Protesters wage war on CMU military contracting

Last Friday, approximately 50 anti-war protesters gathered in front of Carnegie Mellon’s National Robotics Engineering Center (NREC) in Lawrenceville at 5 a.m. to protest the development of federal goverment-commissioned military technology.

The protest was organized primarily by the Pittsburgh Organizing Group (POG). The organization describes itself as a “radical group based in Pittsburgh working to affect systemic progressive change in society,” according to its website. Protesters stationed themselves outside the building’s two entrances, chanting “Unplug the war machine!” and “Shut down the killer robots!”

Fourteen protesters chained themselves together using lockboxes, or what Carnegie Mellon police sergeant William Richie termed the “sleeping dragon technique” — long pipes of steel and mesh covered in duct tape through which people’s hands are locked together — and sat in a line in front of the building’s main entrance on 43rd Street, while six others chained themselves to the 40th Street entrance. One protester suspended herself from a tripod 15 feet in the air in front of a main vehicle entrance.

Both city and University Police were stationed around the periphery of the building in cars and on bikes.

“We were there to ensure everyone’s safety and to look out for our property and facility,” said Richie. “Our concern was the Carnegie Mellon property, not the city streets. We didn’t have to take any action throughout the protest.”

Pittsburgh city police arrested the 14 protesters who were obstructing the 43rd Street entrance, but allowed the six at the 40th Street entrance to remain.

As of March 3, those arrested were arraigned, released, and are awaiting trial on March 8, according to the POG’s website.

“[The purpose of the protest was] to throw a direct wrench in the war machine by physically halting work on military technologies at the NREC for the day,” said David Meieran, a member of the POG and one of the leading organizers of the protest.

Meieran, a former Ph.D. candidate in Carnegie Mellon’s philosophy department, left the university shortly before the Iraq war to dedicate himself to activism against U.S. involvement in the Middle East.

The NREC, an operating unit within Carnegie Mellon’s Robotics Institute, works to “develop advanced mobile robotics systems for business and government,” according to its website.

Many of the personnel working on projects at the NREC are Carnegie Mellon faculty and graduate students.

Since opening in 1996, the NREC has undertaken projects in unmanned vehicle design, autonomous vehicle technologies, operator assist technologies, innovative mechanisms, sensing and image processing applications, and machine learning applications. Many of the center’s robotic systems are geared towards applications such as automated crop harvesting, industrial material transport, or semi-automated paint removal.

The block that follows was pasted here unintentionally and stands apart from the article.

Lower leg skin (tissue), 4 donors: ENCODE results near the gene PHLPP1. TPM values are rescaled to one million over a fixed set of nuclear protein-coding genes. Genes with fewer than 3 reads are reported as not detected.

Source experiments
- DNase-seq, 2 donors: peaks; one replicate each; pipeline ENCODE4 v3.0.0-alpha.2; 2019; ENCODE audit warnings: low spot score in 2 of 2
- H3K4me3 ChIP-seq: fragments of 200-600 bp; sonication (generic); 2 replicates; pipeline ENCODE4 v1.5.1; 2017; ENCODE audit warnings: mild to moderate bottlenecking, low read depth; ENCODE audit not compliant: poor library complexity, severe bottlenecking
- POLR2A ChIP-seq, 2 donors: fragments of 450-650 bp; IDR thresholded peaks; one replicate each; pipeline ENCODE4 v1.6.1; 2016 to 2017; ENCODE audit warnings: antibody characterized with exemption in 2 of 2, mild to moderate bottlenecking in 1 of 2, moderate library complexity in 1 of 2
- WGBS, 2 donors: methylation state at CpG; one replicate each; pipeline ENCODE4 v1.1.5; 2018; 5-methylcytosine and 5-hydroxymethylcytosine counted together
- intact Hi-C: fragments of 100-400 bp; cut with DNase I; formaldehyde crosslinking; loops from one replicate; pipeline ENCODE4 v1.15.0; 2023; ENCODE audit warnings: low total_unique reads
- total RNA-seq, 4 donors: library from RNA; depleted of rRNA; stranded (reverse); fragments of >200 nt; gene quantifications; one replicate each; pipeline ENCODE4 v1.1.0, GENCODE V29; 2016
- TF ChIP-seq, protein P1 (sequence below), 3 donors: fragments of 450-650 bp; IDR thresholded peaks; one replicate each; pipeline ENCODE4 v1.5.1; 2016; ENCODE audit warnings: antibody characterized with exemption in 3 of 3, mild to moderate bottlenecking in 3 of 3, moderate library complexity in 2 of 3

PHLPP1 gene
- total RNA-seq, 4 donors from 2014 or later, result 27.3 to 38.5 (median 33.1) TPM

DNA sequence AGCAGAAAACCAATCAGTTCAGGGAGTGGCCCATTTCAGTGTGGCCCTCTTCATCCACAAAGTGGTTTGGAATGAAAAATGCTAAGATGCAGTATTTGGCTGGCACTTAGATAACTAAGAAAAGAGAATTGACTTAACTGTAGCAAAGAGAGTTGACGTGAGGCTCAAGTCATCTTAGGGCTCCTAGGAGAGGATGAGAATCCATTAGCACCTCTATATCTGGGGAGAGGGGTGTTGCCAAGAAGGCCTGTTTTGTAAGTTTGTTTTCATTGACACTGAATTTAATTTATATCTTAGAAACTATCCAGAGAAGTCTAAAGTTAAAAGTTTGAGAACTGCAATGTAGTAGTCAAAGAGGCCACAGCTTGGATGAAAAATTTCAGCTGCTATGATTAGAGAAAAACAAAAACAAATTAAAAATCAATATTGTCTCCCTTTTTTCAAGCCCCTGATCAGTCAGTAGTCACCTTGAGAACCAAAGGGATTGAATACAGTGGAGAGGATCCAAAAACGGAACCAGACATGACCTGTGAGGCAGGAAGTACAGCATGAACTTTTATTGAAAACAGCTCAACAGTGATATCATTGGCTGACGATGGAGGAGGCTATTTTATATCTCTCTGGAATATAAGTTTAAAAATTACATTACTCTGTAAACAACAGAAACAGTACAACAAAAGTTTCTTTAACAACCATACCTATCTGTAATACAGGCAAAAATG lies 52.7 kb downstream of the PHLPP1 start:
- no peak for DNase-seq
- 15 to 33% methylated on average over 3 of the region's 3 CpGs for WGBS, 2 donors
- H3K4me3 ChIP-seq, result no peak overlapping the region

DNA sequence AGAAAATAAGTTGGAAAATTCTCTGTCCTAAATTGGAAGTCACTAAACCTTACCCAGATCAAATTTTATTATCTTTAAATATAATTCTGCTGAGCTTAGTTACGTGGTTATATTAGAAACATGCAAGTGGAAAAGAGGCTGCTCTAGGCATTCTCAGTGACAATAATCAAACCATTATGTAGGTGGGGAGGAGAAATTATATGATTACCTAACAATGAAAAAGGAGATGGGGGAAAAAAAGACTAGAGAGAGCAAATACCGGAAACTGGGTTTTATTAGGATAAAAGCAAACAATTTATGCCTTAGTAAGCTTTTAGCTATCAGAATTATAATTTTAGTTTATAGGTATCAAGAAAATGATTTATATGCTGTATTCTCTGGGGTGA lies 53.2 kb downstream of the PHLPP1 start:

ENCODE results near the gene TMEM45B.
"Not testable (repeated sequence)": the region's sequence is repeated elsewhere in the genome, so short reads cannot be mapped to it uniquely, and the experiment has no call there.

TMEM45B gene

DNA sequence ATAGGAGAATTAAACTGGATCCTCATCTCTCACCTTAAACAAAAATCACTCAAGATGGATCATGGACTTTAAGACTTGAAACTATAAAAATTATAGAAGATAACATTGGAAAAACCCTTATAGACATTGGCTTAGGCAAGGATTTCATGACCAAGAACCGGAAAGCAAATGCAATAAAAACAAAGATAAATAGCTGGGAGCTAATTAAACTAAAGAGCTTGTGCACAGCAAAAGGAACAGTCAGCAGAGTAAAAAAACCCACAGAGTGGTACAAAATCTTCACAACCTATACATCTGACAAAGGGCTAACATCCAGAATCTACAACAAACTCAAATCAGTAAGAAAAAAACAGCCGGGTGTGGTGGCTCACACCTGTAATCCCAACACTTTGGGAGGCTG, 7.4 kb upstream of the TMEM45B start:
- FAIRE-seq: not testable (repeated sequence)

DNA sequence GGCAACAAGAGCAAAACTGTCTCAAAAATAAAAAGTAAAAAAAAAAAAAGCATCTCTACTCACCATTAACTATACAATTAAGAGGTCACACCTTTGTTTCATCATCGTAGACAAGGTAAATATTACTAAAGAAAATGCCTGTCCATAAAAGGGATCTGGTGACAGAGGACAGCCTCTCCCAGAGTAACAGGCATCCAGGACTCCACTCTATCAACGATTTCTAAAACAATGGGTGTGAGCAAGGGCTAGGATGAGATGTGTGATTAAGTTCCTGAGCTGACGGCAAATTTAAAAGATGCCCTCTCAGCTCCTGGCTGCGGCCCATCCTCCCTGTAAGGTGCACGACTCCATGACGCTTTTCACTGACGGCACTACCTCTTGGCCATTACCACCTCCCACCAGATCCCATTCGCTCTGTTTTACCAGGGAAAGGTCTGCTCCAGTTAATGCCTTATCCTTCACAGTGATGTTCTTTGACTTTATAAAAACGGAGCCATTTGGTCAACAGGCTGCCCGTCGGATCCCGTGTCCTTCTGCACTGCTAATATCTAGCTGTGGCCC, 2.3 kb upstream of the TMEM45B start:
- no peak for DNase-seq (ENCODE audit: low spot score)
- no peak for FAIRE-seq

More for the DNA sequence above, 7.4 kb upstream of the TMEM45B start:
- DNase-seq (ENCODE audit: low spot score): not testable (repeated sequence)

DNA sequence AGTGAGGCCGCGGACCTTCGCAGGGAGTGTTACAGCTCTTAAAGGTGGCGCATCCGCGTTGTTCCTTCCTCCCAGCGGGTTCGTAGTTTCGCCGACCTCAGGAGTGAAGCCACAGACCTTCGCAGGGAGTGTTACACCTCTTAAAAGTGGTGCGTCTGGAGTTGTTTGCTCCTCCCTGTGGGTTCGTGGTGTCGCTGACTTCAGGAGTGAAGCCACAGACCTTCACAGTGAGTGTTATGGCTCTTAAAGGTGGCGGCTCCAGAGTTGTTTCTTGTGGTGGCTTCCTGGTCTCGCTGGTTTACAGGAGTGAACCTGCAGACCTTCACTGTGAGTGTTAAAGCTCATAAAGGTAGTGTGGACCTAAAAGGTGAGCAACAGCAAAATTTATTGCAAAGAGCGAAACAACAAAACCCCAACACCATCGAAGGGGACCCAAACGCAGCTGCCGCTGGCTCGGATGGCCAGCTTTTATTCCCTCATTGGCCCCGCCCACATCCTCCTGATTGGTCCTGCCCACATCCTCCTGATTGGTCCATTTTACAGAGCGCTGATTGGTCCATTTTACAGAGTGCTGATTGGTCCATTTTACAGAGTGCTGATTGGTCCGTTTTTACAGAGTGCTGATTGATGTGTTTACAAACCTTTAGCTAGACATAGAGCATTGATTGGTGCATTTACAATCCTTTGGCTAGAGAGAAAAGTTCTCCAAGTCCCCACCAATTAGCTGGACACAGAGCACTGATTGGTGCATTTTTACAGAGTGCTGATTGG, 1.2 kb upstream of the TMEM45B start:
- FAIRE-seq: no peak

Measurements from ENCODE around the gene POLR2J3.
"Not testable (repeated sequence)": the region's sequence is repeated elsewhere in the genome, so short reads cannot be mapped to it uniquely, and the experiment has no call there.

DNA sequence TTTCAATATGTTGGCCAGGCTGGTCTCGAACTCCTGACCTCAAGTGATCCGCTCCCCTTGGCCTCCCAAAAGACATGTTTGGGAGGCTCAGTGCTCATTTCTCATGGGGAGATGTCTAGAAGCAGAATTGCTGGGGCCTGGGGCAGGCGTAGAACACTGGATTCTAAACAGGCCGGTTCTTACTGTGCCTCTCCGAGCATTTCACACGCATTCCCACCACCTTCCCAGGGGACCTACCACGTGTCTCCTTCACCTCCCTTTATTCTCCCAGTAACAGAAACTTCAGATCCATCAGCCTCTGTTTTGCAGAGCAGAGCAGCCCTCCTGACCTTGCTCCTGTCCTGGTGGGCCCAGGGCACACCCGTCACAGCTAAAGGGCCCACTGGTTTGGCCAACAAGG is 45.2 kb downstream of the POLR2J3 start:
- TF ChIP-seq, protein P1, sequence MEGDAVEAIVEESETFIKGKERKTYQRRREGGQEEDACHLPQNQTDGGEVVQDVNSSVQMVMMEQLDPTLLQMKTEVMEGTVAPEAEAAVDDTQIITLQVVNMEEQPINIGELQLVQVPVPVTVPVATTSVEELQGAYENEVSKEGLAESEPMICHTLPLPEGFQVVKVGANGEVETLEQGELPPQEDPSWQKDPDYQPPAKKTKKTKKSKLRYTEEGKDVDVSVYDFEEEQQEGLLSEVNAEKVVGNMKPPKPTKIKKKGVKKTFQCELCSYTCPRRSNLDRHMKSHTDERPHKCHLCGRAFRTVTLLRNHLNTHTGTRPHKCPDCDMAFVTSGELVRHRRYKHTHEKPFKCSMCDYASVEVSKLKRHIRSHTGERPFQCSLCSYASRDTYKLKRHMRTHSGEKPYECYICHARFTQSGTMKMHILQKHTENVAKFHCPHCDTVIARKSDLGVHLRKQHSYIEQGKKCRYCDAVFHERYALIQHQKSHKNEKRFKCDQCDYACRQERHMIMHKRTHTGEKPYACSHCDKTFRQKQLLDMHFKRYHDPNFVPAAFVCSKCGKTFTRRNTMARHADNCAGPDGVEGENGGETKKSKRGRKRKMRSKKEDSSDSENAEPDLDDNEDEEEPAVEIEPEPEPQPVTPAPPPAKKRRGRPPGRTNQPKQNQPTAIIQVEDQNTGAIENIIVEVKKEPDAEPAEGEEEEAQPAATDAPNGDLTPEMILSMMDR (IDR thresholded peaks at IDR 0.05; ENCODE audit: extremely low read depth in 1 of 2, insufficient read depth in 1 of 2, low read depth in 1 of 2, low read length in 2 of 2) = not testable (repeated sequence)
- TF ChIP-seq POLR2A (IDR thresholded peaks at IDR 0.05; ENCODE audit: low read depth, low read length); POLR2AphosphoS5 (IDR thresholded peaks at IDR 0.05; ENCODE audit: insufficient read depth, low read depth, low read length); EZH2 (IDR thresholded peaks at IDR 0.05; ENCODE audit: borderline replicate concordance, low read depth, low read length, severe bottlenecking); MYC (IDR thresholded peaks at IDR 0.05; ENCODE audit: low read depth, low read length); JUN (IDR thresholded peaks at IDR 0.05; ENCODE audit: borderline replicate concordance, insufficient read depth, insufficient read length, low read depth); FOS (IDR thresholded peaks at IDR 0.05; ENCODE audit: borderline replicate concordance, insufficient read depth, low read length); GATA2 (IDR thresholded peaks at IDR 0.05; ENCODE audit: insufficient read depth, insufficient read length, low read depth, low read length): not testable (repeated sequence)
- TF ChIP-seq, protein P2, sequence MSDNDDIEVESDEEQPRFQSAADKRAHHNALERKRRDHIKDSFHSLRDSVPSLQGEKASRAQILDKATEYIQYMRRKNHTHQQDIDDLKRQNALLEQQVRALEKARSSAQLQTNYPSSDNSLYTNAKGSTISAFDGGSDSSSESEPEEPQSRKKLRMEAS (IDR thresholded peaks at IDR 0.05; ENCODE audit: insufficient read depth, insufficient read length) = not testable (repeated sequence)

The NREC is also working with the federal government to develop technologies geared toward offensive and defensive military actions, such as unmanned combat vehicles and mobile surveillance technologies named “Crusher” or “Gladiator.” Many of these projects are designed for use by the Marine Corps in rugged or dangerous areas.

Jay Sadeghi, who graduated from Carnegie Mellon in 2005 with a bachelor’s degree in art and linguistics and was present at the protest, questioned whether the NREC’s role in designing military technology made the center indirectly responsible for perpetuating the war in Iraq.

“As a CMU undergrad, I knew less about the military technology that we’re involved in producing,” Sadeghi said. “I think it’s our duty as current members or alums of CMU to at least consider what role we are playing in the production of war by supporting the NREC.”

However, a Carnegie Mellon student in computer science and robotics disagreed.

“If CMU shut down their production, the Pentagon would just go elsewhere. And if all of the universities in America refused to participate, the government would just do it themselves. There’s no way around the production of these technologies. At least this way it provides an amazing opportunity for research and jobs,” said the student, who wished to remain anonymous.

Meieran argued that the same logic could be applied to past war crimes like Nazism.

“You could say, ‘Oh, it doesn’t matter if I’m a guard at this concentration camp — if I don’t do it, someone else will.’ But that doesn’t make it any less evil,” he said.

The POG stated that it had peacefully accomplished their goal, which was to “interject an anti-war message at a war-related facility that has thus far received no public scrutiny” and to block the NREC facility for the full working day, according to the group’s website.

Mary Ruth Auoo, a retired nurse who works often with the Thomas Merton Center, a Pittsburgh-based activist group also involved in the protest, agreed.

“Ten thousand people should be out here,” Auoo said at the scene. “We’re good people. Americans and the world deserve peace.”